MAKKAH (AP) — More than 2 million Muslims on Tuesday started the first rites of the annual Haj in Saudi Arabia, one of the world’s largest religious pilgrimages that draws people from different countries to the holy city of Makkah to perform a series of rituals and prayers aimed at erasing past sins.
Newly-arrived pilgrims circled the Kaaba, the black cube-shaped structure in Makkah’s Grand Mosque toward which all Muslims pray. In a sign of humility and equality before God, the pilgrims shed symbols of worldly materialism, entering a state known as “ihram” — women forgo makeup and perfume for loose fitted clothing and a head-covering while men wear seamless terry cloth white garments.
Islam requires all able-bodied Muslims to perform the Haj once in a lifetime. The pilgrimage is among the five main pillars of Islam, which also include belief in the oneness of God and the Prophet Muhammad, peace be upon him, as his final messenger, five daily prayers facing toward the Kaaba, annual charity and fasting during the month of Ramadan.
Muslims believe the Haj traces the paths of the Prophets Abraham, Ishmael and Muhammad (peace be upon them). Pilgrims start the Haj in Makkah, before heading to the nearby tent city of Mina, five kilometers (three miles) away.
In Makkah, they circle the Kaaba counterclockwise seven times, and also re-enact the path of Hagar, the wife of the patriarch Abraham, who Muslims believe ran between two hills searching for water for her dying young son. Tradition holds that God then brought forth a spring of water that runs until this day and which Muslims drink from during the Haj.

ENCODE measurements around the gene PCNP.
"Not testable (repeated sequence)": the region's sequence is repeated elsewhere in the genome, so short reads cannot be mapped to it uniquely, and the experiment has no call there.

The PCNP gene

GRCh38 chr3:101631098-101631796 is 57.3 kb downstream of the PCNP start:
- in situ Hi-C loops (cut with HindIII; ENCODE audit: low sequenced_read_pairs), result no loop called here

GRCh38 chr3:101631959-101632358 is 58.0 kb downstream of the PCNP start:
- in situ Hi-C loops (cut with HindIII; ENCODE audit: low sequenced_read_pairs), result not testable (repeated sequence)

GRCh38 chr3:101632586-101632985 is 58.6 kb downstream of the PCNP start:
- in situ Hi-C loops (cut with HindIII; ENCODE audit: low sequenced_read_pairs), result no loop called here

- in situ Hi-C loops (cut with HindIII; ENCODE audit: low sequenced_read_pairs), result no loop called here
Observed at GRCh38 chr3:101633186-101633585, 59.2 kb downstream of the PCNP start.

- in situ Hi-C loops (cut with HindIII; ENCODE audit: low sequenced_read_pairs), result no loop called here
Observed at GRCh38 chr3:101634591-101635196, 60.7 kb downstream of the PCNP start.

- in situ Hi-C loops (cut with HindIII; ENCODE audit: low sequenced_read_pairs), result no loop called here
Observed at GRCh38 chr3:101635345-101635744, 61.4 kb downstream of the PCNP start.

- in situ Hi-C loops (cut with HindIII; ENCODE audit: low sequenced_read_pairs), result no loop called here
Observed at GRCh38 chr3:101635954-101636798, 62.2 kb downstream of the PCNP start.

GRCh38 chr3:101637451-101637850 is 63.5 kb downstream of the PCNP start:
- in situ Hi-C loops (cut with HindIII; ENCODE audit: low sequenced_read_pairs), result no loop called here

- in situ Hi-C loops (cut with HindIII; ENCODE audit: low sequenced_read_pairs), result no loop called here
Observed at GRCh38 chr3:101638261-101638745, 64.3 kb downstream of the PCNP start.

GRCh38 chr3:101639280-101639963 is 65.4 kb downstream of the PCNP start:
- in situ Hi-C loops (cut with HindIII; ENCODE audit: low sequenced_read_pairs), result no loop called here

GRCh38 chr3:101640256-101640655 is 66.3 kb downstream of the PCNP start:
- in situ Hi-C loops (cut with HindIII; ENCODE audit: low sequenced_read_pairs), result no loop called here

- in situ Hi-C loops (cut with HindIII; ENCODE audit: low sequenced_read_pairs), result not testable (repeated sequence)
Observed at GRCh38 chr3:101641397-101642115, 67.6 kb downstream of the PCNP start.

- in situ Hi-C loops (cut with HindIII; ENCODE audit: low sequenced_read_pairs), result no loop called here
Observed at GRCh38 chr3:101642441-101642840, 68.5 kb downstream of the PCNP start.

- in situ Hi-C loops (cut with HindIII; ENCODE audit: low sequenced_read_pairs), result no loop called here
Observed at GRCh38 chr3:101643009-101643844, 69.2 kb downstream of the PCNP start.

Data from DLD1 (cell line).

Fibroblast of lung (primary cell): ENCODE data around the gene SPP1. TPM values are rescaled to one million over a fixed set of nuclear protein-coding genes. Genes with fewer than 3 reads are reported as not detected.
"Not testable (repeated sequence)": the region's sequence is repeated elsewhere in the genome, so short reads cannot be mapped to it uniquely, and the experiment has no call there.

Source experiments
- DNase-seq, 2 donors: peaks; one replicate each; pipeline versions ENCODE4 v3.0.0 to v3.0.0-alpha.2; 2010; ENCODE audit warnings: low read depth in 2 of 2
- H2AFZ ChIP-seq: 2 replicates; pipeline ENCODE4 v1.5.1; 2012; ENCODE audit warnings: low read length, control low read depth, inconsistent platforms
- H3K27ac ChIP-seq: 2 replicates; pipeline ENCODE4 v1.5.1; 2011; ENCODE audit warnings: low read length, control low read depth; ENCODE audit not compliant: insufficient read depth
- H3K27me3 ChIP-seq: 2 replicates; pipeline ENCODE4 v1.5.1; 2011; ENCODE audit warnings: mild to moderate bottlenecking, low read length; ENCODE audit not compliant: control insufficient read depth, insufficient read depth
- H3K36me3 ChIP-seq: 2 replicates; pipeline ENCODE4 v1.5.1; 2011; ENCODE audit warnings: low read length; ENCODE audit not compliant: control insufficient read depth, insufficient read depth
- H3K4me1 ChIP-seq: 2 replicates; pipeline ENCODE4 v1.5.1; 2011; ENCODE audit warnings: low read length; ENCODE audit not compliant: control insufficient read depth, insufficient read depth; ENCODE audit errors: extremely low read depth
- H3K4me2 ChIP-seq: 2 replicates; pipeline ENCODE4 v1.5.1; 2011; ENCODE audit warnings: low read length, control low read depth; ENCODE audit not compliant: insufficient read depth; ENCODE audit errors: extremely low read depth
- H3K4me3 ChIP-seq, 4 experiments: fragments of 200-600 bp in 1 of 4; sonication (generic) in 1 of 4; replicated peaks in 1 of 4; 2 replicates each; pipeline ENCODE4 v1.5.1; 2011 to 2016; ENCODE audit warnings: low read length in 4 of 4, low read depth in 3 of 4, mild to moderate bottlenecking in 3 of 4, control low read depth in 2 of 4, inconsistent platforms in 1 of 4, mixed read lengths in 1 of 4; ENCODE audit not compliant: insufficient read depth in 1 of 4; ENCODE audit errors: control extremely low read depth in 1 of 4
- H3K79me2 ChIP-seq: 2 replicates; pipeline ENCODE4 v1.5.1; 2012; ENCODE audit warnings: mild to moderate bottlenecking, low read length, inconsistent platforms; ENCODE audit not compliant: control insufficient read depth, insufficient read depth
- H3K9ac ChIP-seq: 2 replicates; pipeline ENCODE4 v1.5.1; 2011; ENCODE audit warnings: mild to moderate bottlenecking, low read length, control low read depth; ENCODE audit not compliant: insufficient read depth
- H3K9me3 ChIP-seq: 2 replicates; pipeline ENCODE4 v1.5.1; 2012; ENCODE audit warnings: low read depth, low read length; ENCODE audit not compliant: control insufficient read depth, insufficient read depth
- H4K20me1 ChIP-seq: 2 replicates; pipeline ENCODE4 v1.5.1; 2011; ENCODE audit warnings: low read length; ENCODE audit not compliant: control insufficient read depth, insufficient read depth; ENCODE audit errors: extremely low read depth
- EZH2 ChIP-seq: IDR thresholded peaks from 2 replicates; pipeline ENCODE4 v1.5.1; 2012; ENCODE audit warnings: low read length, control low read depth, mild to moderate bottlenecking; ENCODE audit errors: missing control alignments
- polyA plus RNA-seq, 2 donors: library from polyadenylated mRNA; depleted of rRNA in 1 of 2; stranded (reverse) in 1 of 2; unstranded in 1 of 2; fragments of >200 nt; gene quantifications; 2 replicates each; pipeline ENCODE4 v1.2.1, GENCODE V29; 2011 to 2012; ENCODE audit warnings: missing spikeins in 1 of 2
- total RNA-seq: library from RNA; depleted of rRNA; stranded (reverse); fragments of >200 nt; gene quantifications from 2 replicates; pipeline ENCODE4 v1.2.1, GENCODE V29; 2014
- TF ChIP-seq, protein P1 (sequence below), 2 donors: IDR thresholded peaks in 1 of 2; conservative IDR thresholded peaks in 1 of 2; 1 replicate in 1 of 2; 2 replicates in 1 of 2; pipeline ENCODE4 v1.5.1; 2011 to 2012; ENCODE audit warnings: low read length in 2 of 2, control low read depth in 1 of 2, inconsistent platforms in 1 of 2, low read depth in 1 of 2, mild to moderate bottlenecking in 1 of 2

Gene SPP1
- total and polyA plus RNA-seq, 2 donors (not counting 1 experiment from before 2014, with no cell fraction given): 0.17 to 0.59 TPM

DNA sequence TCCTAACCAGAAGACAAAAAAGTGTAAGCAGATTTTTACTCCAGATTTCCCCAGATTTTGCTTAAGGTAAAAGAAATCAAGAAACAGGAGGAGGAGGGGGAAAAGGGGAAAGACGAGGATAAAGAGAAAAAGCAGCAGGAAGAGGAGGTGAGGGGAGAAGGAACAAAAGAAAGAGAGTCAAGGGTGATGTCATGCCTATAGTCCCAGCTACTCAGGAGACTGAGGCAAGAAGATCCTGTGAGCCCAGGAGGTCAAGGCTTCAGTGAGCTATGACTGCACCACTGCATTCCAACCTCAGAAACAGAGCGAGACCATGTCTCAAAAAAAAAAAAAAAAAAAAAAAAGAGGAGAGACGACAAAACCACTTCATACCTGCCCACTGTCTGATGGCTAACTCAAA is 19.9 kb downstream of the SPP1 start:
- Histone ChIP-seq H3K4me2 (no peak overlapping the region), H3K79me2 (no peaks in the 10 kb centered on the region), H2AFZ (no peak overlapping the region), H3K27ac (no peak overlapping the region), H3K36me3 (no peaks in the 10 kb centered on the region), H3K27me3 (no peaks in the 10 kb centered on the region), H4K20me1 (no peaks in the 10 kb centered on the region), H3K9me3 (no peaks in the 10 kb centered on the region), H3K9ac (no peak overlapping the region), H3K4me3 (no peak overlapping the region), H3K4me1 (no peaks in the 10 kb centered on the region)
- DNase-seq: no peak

Since arriving to Makkah over the past several weeks, hundreds of thousands have chanted, “Labbayk Allahuma Labbayk,” or “Here I am, God, answering your call. Here I am.”
Many prayed for their deceased kin. Sadi Zawya, who lost his wife earlier year and is now raising his five children on his own was among the sea of people.
Arriving from Egypt, 62-year-old Hoda Darahim said her 35 year-old daughter died this year, and that she is now raising her two grandchildren, relying on financial help from her older sons and the small government pension she receives.
“Her dream was to perform the Haj,” Darahim said of her daughter. “So I am fulfilling her wish.”
Moussa bin Abdullah Butu, a 38-year-old artist from Nigeria, said this will be his third Haj but an especially challenging one since he lost his two-year old son, Abdullah, to a long illness earlier this year. “In the white ihram, the rich man and the poor, we are all together,” he said.
The Haj requires physical perseverance, finances and a coveted Haj visa, which is limited to country-by-country quotas to manage crowd safety. Butu said he was very grateful for his visa and the opportunity to once again perform the Haj.
“I know that I am one of the people that Allah chose … I am one of the people Allah called this year,” Butu said.
The main day of Haj this year falls on Wednesday, when between 2 to 3 million pilgrims gather in a valley called Arafat, packed shoulder to shoulder in prayer and supplication. It is at Arafat where the Prophet Muhammad, pbuh, delivered his final sermon some 1,400 years ago, calling for equality and unity among Muslims.